Appeal from the United States District Court for the District of Arizona. Frank R. Zapata, District Judge, Presiding. D.C. No. 4:03-cv-00091-FRZ-JCG.
Argued and Submitted April 15, 2009 -- San Francisco, California
Before: Dorothy W. Nelson and Richard R. Clifton, Circuit Judges, and Samuel P. King,*fn1 District Judge.
Plaintiffs-appellants Robert Catz, Shawn Catz, and Jason Catz appeal the District Court's grant of attorneys' fees. Appellees argue that the appeal must be dismissed for lack of jurisdiction. Their argument presents us with an issue of first impression in this circuit: whether a motion to correct a clerical mistake pursuant to Fed. R. Civ. P. 60(a) filed within ten days of the entry of judgment tolls the time for the filing of an appeal under Fed. R. App. P. 4(a)(4)(A)(vi). We hold that it does, and thus we conclude that we have jurisdiction and proceed, in a separate memorandum decision, to the merits of the appeal.
The District Court entered judgment granting attorneys' fees to defendants on October 30, 2007. On November 9, 2007, the Catzes filed a motion, titled "Motion to Amend the Final Judgment Pursuant to Fed. R. Civ. P. 59a," arguing that the final judgment was unenforceable because their names were misspelled in the caption. On November 27, 2007, the District Court filed an order, nunc pro tunc, amending the caption. On December 21, 2007, the Catzes submitted a conformed copy of a Notice of Appeal to the clerk of the District Court.
Appellees argue that this court does not have jurisdiction because the Catzes' notice of appeal was untimely. See Whittaker v. Whittaker Corp., 639 F.2d 516, 520 (9th Cir. 1981). Ordinarily, a notice of appeal in a civil case must be filed within 30 days of entry of judgment, under Fed. R. App. P. 4(a)(1). The filing of certain motions, however, tolls the running of that time period. Fed. R. App. P. 4(a)(4)(A) provides: "[i]f a party timely files in the district court any of the following motions under the Federal Rules of Civil Procedure, the time to file an appeal runs for all parties from the entry of the order disposing of the last such remaining motion." The ensuing list includes a motions "for relief under Rule 60 if the motion is filed no later than 10 days after the judgment is entered." Fed. R. App. P. 4(a)(4)(A)(vi).
Although appellants characterized their November 9, 2007 motion as a motion to amend the judgment pursuant to Fed. R. Civ. P. 59(a), it is more properly construed as a motion to correct a clerical mistake pursuant to Fed. R. Civ. P. 60(a). See Hasbrouck v. Texaco, Inc., 879 F.2d 632, 635 (9th Cir. 1989) ("The nomenclature the movant uses is not controlling.").
Fed. R. App. P. 4(a)(4)(A)(vi) tolls the time for the filing of an appeal if a party has moved "for relief under Rule 60." Federal Rule of Civil Procedure 60 has two sections. Rule 60(a) permits a court to "correct a clerical mistake or a mistake arising from oversight or omission whenever one is found in a judgment, order, or other part of the record." Rule 60(b) permits a court to "relieve a party . . . from a final judgment" for, inter alia, mistake, inadvertence, excusable neglect, newly discovered evidence, or fraud.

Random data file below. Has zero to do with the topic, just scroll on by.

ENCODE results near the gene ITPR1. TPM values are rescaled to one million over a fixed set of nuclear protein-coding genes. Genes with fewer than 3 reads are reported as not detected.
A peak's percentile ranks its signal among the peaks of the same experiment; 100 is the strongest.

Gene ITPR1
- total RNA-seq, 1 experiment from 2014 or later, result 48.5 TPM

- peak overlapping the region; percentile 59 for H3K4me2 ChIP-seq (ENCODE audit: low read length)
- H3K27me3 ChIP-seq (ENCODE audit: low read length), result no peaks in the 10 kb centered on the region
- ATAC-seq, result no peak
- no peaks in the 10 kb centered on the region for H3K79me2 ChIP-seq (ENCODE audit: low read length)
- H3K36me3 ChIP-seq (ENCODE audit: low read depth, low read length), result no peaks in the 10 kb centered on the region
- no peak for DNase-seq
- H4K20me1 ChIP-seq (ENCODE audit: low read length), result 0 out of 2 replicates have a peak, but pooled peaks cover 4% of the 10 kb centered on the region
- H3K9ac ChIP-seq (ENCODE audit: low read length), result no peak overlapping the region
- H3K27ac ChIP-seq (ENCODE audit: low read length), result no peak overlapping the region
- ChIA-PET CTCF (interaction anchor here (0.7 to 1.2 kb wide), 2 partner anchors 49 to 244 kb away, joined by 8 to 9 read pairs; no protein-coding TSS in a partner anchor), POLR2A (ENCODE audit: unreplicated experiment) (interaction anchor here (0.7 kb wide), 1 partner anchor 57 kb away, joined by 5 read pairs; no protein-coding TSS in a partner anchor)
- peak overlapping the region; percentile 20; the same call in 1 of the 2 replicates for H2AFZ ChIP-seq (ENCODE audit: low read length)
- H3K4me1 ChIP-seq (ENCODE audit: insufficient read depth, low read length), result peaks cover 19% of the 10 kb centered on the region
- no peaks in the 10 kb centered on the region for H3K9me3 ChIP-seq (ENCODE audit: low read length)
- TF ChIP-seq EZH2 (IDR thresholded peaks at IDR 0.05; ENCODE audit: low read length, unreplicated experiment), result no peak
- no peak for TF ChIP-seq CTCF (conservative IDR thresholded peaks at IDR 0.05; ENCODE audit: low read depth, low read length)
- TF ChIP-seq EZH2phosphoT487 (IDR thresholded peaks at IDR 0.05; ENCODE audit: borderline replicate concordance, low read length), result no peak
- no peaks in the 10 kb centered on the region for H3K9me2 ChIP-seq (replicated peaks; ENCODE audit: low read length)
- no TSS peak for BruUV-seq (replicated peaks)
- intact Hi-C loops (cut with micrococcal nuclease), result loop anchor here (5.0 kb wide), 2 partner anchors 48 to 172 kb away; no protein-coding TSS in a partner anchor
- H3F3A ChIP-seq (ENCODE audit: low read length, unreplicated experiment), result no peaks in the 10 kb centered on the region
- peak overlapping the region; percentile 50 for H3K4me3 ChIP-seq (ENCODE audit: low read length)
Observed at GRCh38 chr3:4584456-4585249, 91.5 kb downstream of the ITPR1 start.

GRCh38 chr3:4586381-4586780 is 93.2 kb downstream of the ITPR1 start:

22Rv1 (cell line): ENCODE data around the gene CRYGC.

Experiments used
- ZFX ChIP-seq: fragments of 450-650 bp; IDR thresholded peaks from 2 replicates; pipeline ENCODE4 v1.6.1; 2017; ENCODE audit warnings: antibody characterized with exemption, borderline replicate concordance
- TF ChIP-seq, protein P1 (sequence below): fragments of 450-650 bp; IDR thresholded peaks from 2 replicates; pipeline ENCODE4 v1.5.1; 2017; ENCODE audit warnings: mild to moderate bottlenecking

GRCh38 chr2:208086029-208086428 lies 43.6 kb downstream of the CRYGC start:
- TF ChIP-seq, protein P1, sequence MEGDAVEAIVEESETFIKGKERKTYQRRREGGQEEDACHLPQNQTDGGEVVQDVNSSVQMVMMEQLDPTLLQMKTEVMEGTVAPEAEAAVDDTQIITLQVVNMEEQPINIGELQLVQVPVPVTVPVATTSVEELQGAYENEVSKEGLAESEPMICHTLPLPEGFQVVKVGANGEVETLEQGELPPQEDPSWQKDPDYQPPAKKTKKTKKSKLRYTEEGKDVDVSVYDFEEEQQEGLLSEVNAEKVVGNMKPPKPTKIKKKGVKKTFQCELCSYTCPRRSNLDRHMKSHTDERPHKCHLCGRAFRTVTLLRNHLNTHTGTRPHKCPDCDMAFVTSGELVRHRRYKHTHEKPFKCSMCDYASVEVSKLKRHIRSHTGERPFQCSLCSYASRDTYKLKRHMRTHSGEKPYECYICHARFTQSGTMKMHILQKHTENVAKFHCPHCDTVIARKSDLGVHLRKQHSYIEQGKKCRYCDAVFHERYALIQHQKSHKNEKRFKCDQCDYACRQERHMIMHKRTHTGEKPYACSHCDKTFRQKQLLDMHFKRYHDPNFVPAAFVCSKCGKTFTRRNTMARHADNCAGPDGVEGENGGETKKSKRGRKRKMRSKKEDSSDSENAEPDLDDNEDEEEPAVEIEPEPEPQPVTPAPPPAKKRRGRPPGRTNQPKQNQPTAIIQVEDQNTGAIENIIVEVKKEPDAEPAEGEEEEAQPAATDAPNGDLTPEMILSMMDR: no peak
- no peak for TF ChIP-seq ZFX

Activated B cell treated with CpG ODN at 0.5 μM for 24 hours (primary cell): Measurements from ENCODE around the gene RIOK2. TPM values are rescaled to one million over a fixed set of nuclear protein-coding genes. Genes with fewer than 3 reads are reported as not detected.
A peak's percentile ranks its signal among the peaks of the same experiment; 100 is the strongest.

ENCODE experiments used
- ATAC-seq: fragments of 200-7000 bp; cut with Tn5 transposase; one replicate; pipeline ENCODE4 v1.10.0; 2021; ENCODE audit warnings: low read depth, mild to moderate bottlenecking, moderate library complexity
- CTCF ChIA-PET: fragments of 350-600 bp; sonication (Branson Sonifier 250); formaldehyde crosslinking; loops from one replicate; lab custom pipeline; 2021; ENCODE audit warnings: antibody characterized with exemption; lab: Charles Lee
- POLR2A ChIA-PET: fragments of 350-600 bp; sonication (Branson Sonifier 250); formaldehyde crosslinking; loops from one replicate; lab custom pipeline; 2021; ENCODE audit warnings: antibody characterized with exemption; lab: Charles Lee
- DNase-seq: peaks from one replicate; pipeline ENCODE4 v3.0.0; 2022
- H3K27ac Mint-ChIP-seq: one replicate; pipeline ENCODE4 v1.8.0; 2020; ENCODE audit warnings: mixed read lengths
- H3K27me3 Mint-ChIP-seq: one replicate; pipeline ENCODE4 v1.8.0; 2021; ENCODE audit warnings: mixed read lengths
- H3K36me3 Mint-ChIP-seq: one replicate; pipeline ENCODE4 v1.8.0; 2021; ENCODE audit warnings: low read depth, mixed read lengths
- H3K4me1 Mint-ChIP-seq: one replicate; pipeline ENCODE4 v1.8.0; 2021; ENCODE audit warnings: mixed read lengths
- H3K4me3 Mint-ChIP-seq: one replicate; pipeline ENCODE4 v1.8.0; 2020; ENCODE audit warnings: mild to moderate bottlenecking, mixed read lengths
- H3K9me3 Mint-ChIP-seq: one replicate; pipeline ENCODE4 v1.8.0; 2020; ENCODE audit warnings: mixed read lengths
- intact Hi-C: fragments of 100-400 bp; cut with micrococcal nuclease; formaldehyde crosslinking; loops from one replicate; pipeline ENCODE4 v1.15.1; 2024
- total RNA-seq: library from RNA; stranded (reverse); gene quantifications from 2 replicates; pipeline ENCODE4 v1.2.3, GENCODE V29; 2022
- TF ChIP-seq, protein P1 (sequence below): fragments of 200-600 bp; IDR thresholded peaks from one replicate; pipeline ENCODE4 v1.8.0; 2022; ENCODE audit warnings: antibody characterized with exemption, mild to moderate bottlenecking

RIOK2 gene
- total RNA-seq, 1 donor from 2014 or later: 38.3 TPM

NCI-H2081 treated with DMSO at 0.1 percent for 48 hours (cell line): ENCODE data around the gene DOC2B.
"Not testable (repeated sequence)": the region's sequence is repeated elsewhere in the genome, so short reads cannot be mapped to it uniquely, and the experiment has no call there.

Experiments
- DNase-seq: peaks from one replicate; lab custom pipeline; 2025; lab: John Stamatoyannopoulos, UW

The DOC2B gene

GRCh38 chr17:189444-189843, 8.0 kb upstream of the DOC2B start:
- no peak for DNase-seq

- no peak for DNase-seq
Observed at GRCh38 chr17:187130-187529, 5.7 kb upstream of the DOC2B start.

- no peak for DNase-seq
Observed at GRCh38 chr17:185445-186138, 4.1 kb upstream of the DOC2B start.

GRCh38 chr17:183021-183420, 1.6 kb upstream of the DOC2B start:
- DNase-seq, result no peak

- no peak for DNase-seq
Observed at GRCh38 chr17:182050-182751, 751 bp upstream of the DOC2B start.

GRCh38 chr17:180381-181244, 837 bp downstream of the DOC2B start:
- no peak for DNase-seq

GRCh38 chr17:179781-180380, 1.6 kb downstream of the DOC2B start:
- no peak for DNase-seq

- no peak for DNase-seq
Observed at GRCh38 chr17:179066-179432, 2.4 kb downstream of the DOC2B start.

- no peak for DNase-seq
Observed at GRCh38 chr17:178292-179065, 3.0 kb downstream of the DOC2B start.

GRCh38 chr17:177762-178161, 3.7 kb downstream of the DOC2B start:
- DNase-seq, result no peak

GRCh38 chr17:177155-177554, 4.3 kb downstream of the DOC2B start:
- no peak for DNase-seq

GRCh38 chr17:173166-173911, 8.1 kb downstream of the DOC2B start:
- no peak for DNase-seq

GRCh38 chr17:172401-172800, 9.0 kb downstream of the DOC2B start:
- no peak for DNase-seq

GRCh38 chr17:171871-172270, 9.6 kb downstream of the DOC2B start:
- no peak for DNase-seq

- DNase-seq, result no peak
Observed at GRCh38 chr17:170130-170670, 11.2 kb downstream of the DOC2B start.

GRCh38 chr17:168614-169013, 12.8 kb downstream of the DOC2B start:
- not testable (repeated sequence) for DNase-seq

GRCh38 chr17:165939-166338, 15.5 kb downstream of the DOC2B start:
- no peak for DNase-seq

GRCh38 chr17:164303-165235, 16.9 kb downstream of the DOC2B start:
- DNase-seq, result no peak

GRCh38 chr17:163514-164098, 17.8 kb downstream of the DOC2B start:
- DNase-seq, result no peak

The language of Appellate Rule 4 - "for relief under Rule 60" - is thus susceptible to two interpretations. The rule could pertain only to Rule 60(b) motions because the Rule uses the words "for relief" and only a Rule 60(b) motion "relieve[s] a party." Alternatively, because the rule refers to motions under "Rule 60," and not "Rule 60(b)," the tolling provision could apply to both 60(a) and 60(b) motions. In the former interpretation, the words "for relief" would serve as a qualifier; in the latter, the words would serve as a descriptor.
The two courts that have addressed the issue both held that a 60(a) motion does toll the time for appeal. Dudley ex rel. Estate of Patton v. Penn-Am. Ins. Co., 313 F.3d 662, 665 (2d Cir. 2002); Internet Fin. Servs., LLC v. Law Firm of Larson-Jackson, P.C., 394 F. Supp. 2d 1, 4-5 (D.D.C. 2005).*fn2
We agree and join those decisions in holding that a motion under Rule 60(a) tolls the time for filing a notice of appeal. If Fed. R. App. P. 4(a)(4)(A)(vi) were intended to be limited to motions under Rule 60(b), it would have been clearer and simpler for it to refer to "Rule 60(b)." It is unlikely that the drafters of Appellate Rule 4 decided to rely upon subtle indirection by use of the words "for relief" to indicate that only motions under Rule 60(b) are covered. Moreover, Rule 60 is entitled "Relief from a Judgment or Order." Although the word "relief" appears only in section 60(b), the title suggests that both 60(a) and 60(b) motions may be viewed as seeking "relief." The plain language of the Rule suggests that it encompasses all motions under Rule 60.
The strongest argument for the alternative, narrower reading of the Rule comes from an examination of its history.
Prior to the 1993 Amendment, several courts had difficulty determining whether substantive attacks on a judgment were motions under Rule 59(e), which tolled the filing period, or motions under 60(b), which did not. Dudley, 313 F.3d at 675 (Sotomayor, J., concurring); see, e.g., Taumby v. United States, 919 F.2d 69, 71-72 (8th Cir. 1990) (refusing to characterize a post-judgment "Motion for Relief from an Order" as a motion under Fed. R. Civ. P. 59(e)). The Advisory Committee explained that the 1993 amendment "eliminate[d] the difficulty of determining whether a posttrial motion made within 10 days after entry of a judgment is a Rule 59(e) motion, which tolls the time for filing an appeal, or a Rule 60 motion, which historically has not tolled the time." Fed. R. App. P. 4 advisory ...